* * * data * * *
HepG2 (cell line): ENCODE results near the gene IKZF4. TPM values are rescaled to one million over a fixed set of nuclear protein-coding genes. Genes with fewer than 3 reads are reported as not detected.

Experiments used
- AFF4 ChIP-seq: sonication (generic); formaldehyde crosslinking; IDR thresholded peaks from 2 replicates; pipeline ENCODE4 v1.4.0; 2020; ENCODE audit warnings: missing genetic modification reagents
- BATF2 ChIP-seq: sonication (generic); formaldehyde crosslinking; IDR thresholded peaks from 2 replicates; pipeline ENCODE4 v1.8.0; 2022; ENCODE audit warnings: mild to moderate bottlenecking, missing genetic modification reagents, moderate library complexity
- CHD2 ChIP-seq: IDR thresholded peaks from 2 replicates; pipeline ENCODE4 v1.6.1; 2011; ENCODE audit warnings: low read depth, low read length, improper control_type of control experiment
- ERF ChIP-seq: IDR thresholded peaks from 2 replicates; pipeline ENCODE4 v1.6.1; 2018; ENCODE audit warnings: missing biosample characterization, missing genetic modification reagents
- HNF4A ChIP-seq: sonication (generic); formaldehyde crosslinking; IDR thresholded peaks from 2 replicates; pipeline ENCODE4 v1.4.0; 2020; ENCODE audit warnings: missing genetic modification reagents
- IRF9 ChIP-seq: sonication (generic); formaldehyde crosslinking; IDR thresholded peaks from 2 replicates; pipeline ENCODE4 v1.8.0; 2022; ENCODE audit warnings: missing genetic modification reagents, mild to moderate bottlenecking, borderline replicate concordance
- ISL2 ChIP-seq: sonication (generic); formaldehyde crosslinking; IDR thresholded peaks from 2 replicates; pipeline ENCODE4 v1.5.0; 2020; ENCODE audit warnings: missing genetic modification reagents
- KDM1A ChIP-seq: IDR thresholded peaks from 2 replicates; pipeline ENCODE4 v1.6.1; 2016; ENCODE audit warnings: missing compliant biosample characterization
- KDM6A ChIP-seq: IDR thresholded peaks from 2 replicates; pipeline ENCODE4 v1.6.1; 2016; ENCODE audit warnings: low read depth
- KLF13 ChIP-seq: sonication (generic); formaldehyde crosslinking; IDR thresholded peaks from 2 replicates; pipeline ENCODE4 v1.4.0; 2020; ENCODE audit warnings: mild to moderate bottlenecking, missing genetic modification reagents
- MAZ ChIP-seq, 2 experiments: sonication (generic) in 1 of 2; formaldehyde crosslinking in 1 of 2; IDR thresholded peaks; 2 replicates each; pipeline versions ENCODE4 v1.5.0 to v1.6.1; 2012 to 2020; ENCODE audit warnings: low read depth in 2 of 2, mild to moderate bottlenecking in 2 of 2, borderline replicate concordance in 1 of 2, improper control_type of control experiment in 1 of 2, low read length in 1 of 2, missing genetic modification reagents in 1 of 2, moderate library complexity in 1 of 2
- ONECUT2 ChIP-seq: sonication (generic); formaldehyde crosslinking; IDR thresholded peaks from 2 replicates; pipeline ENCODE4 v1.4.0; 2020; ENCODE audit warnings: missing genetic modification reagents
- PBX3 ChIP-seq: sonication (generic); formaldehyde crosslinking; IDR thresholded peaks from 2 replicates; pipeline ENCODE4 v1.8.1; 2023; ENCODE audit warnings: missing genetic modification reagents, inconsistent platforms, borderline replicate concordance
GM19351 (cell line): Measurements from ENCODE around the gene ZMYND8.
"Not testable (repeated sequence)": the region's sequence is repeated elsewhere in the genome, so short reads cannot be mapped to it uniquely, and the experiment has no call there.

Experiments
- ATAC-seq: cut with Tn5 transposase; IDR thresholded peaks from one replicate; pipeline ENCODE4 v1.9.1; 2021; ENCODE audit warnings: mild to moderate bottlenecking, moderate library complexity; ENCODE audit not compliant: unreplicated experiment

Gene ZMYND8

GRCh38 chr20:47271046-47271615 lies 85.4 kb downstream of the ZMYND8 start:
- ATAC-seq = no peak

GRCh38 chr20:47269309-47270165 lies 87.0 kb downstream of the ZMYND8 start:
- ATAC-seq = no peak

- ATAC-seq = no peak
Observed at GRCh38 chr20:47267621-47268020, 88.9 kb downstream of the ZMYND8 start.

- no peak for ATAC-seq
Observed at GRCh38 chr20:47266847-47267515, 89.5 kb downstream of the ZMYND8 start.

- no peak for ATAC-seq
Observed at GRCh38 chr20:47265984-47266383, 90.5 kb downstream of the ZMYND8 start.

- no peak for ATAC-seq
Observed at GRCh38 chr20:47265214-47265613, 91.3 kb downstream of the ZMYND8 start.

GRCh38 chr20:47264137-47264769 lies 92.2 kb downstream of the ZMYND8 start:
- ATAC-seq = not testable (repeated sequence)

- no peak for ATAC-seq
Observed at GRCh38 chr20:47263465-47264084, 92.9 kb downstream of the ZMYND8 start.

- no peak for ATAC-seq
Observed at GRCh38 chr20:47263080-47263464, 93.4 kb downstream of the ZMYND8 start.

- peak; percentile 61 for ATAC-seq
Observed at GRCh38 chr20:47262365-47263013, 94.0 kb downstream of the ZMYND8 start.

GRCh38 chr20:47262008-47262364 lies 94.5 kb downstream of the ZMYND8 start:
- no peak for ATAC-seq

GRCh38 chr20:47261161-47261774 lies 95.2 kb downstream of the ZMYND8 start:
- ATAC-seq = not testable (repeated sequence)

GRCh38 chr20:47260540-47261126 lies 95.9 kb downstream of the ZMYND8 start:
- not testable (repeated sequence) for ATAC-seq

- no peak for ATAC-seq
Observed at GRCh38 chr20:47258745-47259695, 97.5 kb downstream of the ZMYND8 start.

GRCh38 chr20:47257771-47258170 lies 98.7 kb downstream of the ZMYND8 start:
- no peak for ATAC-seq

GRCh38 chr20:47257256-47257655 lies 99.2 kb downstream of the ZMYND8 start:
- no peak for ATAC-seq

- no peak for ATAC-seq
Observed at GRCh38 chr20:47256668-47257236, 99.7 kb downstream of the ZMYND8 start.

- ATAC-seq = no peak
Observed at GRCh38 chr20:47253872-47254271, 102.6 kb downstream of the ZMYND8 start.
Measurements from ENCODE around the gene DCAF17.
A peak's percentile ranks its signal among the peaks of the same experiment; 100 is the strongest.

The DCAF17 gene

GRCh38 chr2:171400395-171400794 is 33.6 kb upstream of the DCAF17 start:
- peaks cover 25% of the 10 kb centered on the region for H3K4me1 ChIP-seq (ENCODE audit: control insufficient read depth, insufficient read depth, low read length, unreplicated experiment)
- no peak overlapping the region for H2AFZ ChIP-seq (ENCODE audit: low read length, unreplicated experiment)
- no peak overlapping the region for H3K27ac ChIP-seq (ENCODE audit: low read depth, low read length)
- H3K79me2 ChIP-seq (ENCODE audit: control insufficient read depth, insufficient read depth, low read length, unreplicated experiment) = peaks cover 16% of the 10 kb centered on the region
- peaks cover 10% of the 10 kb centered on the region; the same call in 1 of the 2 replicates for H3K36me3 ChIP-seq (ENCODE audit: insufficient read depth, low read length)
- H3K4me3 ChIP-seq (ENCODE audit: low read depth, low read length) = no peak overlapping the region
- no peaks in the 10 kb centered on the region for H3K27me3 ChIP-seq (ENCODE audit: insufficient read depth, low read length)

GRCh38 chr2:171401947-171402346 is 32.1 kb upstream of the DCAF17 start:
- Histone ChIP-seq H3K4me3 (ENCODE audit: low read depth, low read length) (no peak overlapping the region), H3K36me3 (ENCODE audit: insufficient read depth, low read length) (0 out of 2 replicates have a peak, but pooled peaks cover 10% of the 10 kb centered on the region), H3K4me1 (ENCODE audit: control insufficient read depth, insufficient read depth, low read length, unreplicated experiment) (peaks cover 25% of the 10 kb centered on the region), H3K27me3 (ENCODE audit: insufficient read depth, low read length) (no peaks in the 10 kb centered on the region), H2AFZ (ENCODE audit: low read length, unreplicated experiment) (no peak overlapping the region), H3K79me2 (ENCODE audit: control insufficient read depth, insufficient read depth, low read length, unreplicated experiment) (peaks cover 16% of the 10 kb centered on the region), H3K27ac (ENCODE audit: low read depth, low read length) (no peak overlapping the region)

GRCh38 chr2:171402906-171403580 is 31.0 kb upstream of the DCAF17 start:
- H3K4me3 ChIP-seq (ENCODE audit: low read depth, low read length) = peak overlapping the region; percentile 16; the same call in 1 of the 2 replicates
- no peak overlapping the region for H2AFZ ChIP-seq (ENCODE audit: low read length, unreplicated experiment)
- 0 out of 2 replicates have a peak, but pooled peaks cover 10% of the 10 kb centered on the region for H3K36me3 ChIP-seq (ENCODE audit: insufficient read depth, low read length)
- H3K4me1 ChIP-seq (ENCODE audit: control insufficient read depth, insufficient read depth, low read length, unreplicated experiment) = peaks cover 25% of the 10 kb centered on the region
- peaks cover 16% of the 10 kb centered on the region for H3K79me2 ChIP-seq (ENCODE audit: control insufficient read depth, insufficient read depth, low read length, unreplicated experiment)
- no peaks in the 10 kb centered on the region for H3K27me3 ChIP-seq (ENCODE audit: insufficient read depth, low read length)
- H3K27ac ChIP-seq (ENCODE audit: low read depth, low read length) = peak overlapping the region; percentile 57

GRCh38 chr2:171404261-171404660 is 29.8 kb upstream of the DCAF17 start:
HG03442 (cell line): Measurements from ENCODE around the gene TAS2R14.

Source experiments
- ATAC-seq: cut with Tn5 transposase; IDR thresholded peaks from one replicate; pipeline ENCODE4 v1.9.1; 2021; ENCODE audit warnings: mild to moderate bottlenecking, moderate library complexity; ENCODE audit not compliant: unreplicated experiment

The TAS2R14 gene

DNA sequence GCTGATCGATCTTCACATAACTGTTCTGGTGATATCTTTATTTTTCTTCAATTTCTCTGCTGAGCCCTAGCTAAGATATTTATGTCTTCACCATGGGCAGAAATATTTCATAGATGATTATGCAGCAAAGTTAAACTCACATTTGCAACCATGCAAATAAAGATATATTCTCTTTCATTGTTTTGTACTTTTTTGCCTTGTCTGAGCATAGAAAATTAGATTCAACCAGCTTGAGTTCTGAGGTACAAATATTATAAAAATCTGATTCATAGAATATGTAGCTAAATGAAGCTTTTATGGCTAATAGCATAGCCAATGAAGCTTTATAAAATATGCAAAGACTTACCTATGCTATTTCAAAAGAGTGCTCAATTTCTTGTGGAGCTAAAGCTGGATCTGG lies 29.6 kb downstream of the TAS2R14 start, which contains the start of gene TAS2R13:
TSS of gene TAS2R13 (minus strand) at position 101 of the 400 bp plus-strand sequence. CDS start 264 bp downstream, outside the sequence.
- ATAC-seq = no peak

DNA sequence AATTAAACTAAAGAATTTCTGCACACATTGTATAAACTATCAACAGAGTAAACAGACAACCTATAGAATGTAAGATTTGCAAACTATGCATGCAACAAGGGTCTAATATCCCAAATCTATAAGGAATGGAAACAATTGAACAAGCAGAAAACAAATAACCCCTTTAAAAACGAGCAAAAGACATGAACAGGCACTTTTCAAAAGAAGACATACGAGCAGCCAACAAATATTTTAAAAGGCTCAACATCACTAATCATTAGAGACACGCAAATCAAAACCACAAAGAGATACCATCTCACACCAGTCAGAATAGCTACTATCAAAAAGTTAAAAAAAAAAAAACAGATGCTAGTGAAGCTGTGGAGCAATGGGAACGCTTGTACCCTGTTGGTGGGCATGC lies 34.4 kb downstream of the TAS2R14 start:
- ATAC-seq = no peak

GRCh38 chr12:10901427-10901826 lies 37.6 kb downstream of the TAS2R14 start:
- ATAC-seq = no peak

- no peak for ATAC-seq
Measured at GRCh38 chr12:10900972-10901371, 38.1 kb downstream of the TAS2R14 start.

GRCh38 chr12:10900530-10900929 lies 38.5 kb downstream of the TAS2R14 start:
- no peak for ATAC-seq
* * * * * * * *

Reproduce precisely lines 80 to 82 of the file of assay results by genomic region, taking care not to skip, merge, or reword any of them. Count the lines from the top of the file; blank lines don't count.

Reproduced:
Source experiments
- ATAC-seq: cut with Tn5 transposase; IDR thresholded peaks from one replicate; pipeline ENCODE4 v1.9.1; 2021; ENCODE audit warnings: mild to moderate bottlenecking, moderate library complexity; ENCODE audit not compliant: unreplicated experiment

The TAS2R14 gene